In this post I described how everyone at work had been instructed to stop treating the lockdown as a holiday and attend to the various tasks that had been neglected in recent months on account of being non-urgent, unnecessary and/or extremely boring.
My head of department had magnanimously offered to send me in to the office to access any files that we might need. My colleague, who always fights my corner and to whom I will one day have a monument raised, told me over the phone not to even think about it “at a time like this” and promptly sent a reply-all email stating that there was absolutely no need for me to go in.
“OK, then,” replied the head of department. Then he added breezily “She could perhaps drop by anyway, just to see what’s there that might be useful.”
I had no desire to go all the way to the office just to pick up some files – besides which the guidelines for this (admittedly mild) lockdown allow you to go to your place of work only if “absolutely necessary”, and our specific instructions were to do the tasks that had been neglected precisely because they were not absolutely necessary.
So I ignored the email and started on the task assigned to me, which fulfilled all three criteria of non-urgency, non-necessity and extreme boringness, of drawing up a list of useful contacts. The interns had previously started the task and I was aware that I was probably duplicating a lot of what they had already done, but at least I was doing so from home, with the cat on my lap.
The task was so crashingly dull, though, that I decided it was worth going in to the office to get the partial list that the interns had drawn up, so that I could avoid duplicating their work. It would be a two-hour foray but it was likely to save me more than two hours of tedious googling.
(I should probably note that our interns don’t only get the dull stuff to do; in fact, it is to the credit of our heads of department that the interns are given significant responsibility – doing research, preparing reports, creating content for the website, etc. And that’s how it should be, I think. Interns are only there for a short time, so it’s good for them to have opportunities to add meaningful experience to their CVs. And also, they tend to have a lot to offer. They are generally at university, or recent graduates, so they’re not jaded and ossified like the employees who have been on the hamster wheel for years; they’re still alert and stimulated and full of knowledge and ideas. Some of the most interesting conversations I’ve had at work have been with the interns. They have highlighted to me that a person’s age is not necessarily a good indicator of the value of their opinions and contributions.)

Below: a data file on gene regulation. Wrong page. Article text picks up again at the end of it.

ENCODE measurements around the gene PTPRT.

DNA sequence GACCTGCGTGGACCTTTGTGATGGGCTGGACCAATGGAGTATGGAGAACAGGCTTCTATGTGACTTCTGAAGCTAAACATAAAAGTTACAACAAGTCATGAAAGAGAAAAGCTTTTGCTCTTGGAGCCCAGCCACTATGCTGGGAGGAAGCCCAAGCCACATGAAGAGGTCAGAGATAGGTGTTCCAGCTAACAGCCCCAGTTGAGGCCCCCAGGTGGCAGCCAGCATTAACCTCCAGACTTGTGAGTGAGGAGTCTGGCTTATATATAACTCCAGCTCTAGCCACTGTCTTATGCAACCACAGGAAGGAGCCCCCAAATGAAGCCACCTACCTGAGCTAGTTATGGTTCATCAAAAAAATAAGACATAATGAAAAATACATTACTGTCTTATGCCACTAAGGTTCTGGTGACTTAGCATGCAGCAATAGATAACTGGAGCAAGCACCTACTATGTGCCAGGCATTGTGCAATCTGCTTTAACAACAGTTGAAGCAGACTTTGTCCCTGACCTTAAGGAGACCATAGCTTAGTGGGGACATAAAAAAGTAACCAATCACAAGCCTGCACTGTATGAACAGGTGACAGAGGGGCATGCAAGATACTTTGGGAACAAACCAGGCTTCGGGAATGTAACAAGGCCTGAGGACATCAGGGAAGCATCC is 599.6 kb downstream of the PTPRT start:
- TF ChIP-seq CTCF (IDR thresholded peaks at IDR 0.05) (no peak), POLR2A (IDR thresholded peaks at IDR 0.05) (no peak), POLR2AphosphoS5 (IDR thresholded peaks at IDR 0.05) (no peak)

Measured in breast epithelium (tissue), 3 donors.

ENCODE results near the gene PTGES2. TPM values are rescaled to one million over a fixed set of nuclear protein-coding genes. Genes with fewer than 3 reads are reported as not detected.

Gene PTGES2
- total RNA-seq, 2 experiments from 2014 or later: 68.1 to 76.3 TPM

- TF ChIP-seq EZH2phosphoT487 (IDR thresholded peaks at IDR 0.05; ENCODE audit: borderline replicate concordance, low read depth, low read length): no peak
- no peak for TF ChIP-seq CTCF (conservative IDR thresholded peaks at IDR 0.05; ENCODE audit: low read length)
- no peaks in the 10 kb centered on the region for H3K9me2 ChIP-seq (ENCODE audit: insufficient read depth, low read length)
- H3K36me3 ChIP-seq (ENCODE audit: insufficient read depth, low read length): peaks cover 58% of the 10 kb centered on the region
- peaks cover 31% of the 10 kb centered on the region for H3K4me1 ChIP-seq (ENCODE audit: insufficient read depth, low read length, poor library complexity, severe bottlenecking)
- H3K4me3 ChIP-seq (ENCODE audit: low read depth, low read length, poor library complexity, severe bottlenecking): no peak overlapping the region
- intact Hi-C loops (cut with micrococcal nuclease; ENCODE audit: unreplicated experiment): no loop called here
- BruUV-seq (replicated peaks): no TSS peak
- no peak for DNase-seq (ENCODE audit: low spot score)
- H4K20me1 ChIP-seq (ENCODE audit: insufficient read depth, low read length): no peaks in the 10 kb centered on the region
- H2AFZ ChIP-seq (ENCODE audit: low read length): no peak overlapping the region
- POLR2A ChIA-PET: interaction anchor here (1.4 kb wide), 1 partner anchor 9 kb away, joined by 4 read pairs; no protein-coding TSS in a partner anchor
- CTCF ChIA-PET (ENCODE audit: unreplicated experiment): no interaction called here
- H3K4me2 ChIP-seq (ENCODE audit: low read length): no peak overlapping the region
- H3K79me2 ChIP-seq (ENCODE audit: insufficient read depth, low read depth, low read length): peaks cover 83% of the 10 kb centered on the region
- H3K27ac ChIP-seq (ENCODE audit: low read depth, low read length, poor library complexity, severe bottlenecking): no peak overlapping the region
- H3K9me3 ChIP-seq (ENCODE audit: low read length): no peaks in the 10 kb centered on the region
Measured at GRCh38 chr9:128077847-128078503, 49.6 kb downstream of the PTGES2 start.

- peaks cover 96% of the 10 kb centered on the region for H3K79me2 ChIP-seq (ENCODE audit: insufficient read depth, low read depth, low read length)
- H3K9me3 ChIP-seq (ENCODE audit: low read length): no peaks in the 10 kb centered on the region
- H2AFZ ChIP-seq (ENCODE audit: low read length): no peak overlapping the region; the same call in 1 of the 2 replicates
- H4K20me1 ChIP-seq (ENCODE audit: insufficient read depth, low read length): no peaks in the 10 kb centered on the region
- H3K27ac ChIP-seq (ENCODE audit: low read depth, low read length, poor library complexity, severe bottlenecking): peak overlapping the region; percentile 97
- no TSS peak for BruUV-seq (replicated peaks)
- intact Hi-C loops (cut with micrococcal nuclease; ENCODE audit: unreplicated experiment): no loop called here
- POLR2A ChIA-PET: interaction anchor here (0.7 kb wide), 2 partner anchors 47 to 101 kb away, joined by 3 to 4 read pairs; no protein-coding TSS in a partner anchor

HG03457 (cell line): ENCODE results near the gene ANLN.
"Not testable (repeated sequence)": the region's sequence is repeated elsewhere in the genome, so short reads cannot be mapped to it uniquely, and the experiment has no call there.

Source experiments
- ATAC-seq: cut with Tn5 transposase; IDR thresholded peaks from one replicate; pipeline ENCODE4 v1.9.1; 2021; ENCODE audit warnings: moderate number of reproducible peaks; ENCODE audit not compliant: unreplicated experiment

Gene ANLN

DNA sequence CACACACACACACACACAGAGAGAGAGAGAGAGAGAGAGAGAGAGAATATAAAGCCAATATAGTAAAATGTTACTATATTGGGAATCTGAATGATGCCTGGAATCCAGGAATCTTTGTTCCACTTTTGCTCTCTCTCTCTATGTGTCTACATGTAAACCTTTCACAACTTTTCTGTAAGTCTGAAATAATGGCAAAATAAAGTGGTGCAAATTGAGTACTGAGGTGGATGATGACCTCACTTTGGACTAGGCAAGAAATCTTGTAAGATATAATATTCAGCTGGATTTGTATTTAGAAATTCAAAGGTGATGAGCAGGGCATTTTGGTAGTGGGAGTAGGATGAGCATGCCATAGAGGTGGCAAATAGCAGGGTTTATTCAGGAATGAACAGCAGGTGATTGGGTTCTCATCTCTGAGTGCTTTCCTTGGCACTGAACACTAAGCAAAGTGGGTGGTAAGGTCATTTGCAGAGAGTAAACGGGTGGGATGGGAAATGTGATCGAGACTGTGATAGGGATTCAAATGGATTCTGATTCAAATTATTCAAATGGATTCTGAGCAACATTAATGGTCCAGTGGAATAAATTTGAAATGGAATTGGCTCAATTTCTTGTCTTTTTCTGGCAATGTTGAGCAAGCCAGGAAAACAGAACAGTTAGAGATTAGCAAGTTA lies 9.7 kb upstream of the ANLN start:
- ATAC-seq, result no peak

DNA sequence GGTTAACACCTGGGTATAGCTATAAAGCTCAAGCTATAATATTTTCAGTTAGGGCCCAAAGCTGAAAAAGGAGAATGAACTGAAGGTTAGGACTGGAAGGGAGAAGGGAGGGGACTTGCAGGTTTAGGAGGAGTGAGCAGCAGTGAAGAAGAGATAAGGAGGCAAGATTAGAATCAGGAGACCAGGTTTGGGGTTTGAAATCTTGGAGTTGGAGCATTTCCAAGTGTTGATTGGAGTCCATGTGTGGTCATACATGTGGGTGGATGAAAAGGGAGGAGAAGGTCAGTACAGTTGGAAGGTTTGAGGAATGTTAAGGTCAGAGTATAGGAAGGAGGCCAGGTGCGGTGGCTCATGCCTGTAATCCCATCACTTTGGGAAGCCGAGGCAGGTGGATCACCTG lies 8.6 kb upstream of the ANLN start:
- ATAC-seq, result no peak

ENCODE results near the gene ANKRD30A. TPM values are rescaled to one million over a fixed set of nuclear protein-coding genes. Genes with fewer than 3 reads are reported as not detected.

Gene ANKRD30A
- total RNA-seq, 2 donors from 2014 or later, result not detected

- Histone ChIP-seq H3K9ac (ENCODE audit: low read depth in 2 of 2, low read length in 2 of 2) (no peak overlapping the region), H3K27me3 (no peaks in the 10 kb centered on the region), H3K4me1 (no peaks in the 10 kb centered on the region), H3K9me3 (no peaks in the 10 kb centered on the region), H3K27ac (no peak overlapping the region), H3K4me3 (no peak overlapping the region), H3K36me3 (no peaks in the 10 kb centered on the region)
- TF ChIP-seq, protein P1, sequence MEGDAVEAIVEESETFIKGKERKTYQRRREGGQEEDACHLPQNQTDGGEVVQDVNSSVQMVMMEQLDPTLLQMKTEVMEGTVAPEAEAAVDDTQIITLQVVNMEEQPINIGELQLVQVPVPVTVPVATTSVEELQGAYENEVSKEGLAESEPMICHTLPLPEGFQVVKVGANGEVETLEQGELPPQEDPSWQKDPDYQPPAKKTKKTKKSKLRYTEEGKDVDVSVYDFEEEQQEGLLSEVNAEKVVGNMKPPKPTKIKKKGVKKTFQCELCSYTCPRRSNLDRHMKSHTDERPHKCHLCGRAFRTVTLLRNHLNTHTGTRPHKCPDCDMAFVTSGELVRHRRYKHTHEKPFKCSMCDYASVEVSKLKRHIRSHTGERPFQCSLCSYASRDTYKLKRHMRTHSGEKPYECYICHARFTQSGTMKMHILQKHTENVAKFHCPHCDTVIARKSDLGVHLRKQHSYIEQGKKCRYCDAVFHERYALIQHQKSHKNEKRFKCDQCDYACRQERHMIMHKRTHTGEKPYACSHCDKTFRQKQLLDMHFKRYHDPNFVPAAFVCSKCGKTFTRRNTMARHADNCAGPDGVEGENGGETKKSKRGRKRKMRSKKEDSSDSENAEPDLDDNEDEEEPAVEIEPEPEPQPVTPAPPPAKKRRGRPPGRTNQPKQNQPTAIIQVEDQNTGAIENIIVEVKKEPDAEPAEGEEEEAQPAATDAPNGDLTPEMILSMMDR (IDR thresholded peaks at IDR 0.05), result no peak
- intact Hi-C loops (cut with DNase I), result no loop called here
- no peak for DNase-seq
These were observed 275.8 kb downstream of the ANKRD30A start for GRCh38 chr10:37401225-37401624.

I was interested to see what the city centre looked like under lockdown. My brother had sent me some videos of the city centre from when he went for a cycle there recently (in compliance with the lockdown limit of going out for “one form of exercise per day”), and it looked surreal. Here are two places that are normally so full of people that you can barely pick your way through them:
Trafalgar Square (video):
A couple of weeks down the line, though, I think people are getting lockdown fatigue. It wasn’t buzzing like a weekday, but there was definitely more activity than you would expect during a lockdown – it was more like a weekend.
There were families out on bikes stopping to take photos in front of Parliament. There were people hanging out on Westminster Bridge enjoying the view. There was sufficient traffic that I couldn’t just swan across roads; I had to cross them at designated crossing points. And for all that the government had banned “non-essential construction”, there was a remarkable amount of construction going on. (Perhaps now is a good time for property developers – your building works can proceed a whole lot faster when there’s less road and foot traffic getting in the way of your lorries and cement mixers.)
I asked the head of department for a letter justifying my outing, in case I got stopped by the police. He duly sent me a letter dramatic enough to clear a path through any police interrogation, stating that I was “part of the crisis team” and that I would need to travel from my place of residence to my place of work to perform my crisis duties.
I walked into my office after about a month of absence to find various sheets of paper strewn around, looking like ancient parchments, all discoloured and curled up around the edges (after just a month?!), and my two plants on death’s doorstep. The one has been on death’s doorstep for about a year but hangs in there grimly, but the other one was very bonny when I left it and is now just a shadow of its former self, which makes me sad. It’s a spider plant, which a green-fingered colleague recommended to me because “you can’t kill a spider plant” but I think this one may be dying of despair.
When we were still working shifts at the office, a colleague had asked me to take care of her orchids, so I went to check on them, and they were blooming and radiant and full of the joys of spring. I gave them some water to reward them, then I extracted one of my plants from its pot (the one that’s been giving death rattles for months) and brought it home to try and nurse it back to life.